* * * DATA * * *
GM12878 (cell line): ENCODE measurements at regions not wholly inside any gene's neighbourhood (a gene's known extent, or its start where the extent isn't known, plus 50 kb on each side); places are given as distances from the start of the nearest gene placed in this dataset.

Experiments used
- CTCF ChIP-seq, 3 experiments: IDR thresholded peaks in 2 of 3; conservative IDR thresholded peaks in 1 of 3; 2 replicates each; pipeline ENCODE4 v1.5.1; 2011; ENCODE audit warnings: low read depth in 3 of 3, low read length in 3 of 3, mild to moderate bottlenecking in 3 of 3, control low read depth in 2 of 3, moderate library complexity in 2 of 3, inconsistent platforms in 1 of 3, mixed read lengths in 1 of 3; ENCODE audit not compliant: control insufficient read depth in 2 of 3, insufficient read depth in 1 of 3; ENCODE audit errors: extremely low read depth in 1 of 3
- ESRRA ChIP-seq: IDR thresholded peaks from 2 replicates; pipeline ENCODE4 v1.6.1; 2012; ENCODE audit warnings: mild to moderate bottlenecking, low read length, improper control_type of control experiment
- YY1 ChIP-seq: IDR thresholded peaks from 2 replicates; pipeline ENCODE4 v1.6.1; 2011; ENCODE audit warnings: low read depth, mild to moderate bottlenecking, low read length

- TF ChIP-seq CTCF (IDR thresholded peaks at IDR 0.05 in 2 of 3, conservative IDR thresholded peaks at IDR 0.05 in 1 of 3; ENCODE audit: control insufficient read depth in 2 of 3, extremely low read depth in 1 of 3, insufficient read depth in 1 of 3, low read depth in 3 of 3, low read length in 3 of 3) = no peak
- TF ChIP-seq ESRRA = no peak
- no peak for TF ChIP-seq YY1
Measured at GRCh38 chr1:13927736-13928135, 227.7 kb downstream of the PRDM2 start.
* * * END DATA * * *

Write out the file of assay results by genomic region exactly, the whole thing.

GM12878 (cell line): ENCODE measurements at regions not wholly inside any gene's neighbourhood (a gene's known extent, or its start where the extent isn't known, plus 50 kb on each side); places are given as distances from the start of the nearest gene placed in this dataset.

Experiments used
- CTCF ChIP-seq, 3 experiments: IDR thresholded peaks in 2 of 3; conservative IDR thresholded peaks in 1 of 3; 2 replicates each; pipeline ENCODE4 v1.5.1; 2011; ENCODE audit warnings: low read depth in 3 of 3, low read length in 3 of 3, mild to moderate bottlenecking in 3 of 3, control low read depth in 2 of 3, moderate library complexity in 2 of 3, inconsistent platforms in 1 of 3, mixed read lengths in 1 of 3; ENCODE audit not compliant: control insufficient read depth in 2 of 3, insufficient read depth in 1 of 3; ENCODE audit errors: extremely low read depth in 1 of 3
- ESRRA ChIP-seq: IDR thresholded peaks from 2 replicates; pipeline ENCODE4 v1.6.1; 2012; ENCODE audit warnings: mild to moderate bottlenecking, low read length, improper control_type of control experiment
- YY1 ChIP-seq: IDR thresholded peaks from 2 replicates; pipeline ENCODE4 v1.6.1; 2011; ENCODE audit warnings: low read depth, mild to moderate bottlenecking, low read length

- TF ChIP-seq CTCF (IDR thresholded peaks at IDR 0.05 in 2 of 3, conservative IDR thresholded peaks at IDR 0.05 in 1 of 3; ENCODE audit: control insufficient read depth in 2 of 3, extremely low read depth in 1 of 3, insufficient read depth in 1 of 3, low read depth in 3 of 3, low read length in 3 of 3) = no peak
- TF ChIP-seq ESRRA = no peak
- no peak for TF ChIP-seq YY1
Measured at GRCh38 chr1:13927736-13928135, 227.7 kb downstream of the PRDM2 start.